Kyle coined the term “monoclonal gammopathy of undetermined significance” (MGUS) for a condition that consists of a serum M-protein lower than 3 g/dL and less than 10% bone marrow plasma cells (BMPCs) in the absence of clinical manifestations due to the monoclonal gammopathy.1 What we know about MGUS is (1) a high prevalence of 3.2% and 5.3% in persons older than 50 and 70 years, respectively, (2) the plasma cell clone has genetic and phenotypic profiles similar to myelomatous plasma cells, and (3) the average transformation rate to a malignant plasma cell disorder is 1% to 1.5% per year with actuarial probabilities of progression at 10 years of follow-up ranging from 12% to 17% and at 20 years from 25% to 34%. We also know that the factors associated with a higher probability of MGUS progression are M-protein concentration, proportion of BMPCs, IgA isotype, abnormal immunoglobulin free light chain (FLC) ratio, ratio between phenotypically aberrant and normal BMPC, and evolution pattern: “evolving” versus “nonevolving.”2,,,–6 However, there are a number of unknown questions concerning MGUS and its relationship with multiple myeloma (MM): Are all myelomas preceded by an MGUS state? What are the evolution patterns of the serum M-proteins and/or FLC prior to the onset of MM? How do the genetic abnormalities progress over time from MGUS to MM in the same patient? Which mechanisms maintain the plasma cell clone in a stable MGUS state and which trigger the progression to MM?5
In this issue of Blood, Landgren and colleagues report that among 77 476 healthy adults enrolled in a prospective Cancer Screening Trial, 71 individuals developed MM.7 In all patients, there were stored serum samples obtained from 2 to 10 years prior to the diagnosis of MM. Serum protein electrophoresis, immunofixation, and kappa-lambda serum FLC assays were performed to determine the prevalence of MGUS and to longitudinally characterize the evolution patterns of the M-proteins prior to the diagnosis of MM. All of the 71 patients who had developed MM had a preceding MGUS, with 75% of them having a detectable M-protein 8 or more years prior to the diagnosis of MM. Interestingly, in about half of the patients, the serum M-protein and the involved FLC showed a year-by-year increase prior to the diagnosis of myeloma. Weiss and colleagues also report on the prevalence of MGUS in 30 patients with MM in whom there was available serum stored by the US Department of Defense Serum Repository.8 These sera were obtained during the mandatory blood tests performed on active US military service members and were collected 2 to 15 years prior to the MM diagnosis. A preceding monoclonal gammopathy was detected in 90% of the patients (27 of the 30). The authors also studied the serial changes in the levels of serum M-proteins and FLC prior to the diagnosis of MM and found that in 7 of 10 patients with sufficient longitudinal available samples, there was a progressive increase in the FLC ratio, with or without a corresponding change in the intact immunoglobulin level prior to the diagnosis of MM.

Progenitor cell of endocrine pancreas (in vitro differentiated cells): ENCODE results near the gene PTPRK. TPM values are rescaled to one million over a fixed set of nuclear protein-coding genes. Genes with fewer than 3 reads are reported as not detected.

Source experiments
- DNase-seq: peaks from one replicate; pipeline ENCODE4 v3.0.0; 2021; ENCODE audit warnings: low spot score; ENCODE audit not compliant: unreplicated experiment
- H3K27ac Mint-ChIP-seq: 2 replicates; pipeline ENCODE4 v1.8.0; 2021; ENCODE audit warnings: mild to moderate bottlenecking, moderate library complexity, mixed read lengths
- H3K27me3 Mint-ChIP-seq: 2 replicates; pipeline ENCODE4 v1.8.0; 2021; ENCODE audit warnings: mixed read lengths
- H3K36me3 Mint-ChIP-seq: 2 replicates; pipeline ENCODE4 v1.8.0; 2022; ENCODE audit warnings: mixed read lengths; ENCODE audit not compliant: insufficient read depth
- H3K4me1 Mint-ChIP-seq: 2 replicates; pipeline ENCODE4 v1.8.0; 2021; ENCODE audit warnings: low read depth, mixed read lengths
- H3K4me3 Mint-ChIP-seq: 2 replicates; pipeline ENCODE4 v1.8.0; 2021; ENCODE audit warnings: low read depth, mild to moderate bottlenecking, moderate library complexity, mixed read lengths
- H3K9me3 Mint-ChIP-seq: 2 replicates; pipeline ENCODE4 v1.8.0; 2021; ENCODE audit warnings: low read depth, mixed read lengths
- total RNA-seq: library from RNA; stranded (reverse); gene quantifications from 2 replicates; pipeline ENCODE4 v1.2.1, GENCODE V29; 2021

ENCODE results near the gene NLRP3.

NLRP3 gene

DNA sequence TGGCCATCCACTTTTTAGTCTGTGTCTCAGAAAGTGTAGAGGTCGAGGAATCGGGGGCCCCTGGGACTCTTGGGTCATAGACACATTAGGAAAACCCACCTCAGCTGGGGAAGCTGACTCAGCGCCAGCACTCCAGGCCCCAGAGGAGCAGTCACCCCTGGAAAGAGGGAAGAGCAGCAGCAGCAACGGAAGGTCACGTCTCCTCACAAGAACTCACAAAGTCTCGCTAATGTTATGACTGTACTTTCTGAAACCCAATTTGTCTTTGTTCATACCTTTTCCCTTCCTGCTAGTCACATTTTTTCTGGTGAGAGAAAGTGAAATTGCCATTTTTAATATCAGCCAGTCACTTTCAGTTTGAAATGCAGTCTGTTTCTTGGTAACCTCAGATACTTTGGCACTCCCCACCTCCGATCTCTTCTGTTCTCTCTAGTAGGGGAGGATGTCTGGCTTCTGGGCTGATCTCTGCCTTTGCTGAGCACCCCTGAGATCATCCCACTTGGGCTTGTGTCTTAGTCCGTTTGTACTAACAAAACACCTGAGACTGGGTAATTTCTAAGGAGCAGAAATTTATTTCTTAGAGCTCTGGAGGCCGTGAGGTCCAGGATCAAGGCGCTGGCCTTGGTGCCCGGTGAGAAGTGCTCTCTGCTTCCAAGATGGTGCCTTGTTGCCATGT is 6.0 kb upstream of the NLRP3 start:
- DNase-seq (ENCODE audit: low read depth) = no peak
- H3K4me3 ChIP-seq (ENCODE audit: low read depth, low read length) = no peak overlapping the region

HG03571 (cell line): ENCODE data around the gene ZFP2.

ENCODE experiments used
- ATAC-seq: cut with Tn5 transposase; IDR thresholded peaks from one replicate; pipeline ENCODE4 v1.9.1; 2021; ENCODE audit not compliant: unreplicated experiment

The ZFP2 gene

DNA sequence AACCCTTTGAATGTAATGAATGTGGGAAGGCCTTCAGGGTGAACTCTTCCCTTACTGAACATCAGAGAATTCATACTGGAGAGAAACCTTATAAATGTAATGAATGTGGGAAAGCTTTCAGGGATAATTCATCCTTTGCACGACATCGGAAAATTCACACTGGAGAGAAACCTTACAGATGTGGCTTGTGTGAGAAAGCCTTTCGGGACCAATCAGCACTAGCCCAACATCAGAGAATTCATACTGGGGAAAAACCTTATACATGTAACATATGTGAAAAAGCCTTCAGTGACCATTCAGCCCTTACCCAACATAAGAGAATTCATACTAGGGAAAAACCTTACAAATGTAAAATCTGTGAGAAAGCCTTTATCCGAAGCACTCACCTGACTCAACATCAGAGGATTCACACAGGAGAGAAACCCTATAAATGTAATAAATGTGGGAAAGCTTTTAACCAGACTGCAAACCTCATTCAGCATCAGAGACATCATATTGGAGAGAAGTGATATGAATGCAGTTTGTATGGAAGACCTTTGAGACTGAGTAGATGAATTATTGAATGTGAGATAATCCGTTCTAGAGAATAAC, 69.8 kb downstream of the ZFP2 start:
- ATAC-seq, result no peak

These articles answer 2 important questions about MGUS. First, virtually all cases of MM are preceded by MGUS. Second, the evolution patterns of M-protein/FLC before the development of MM have been characterized: 30% to 50% had a stable MGUS state until MM developed while 50% to 70% of the patients showed a gradual and progressive increase in the M-protein and/or involved FLC. The latter pattern likely corresponds with the so-called evolving MGUS, first recognized by our group.6 In fact, it can be speculated that all the “evolving” MGUS are slowly growing myelomas from the beginning.6,7 While the recognition that all myelomas are preceded by MGUS is an important step forward, we do not yet know the precise mechanisms that maintain the MGUS state and the mechanisms that trigger progression from MGUS to MM. Further work should be focused on a better understanding of the molecular basis of the disease. It is hoped that this will result in the identification of novel molecular targets involved in the progression from MGUS to MM and in the development of targeted therapies for patients with MGUS, particularly for those at high risk of progression. This could also result in restoring the MGUS state in patients who have already evolved to MM.
Conflict-of-interest disclosure: The authors declare no competing financial interests. ■
This feature is available to Subscribers OnlySign In or Create an Account Close Modal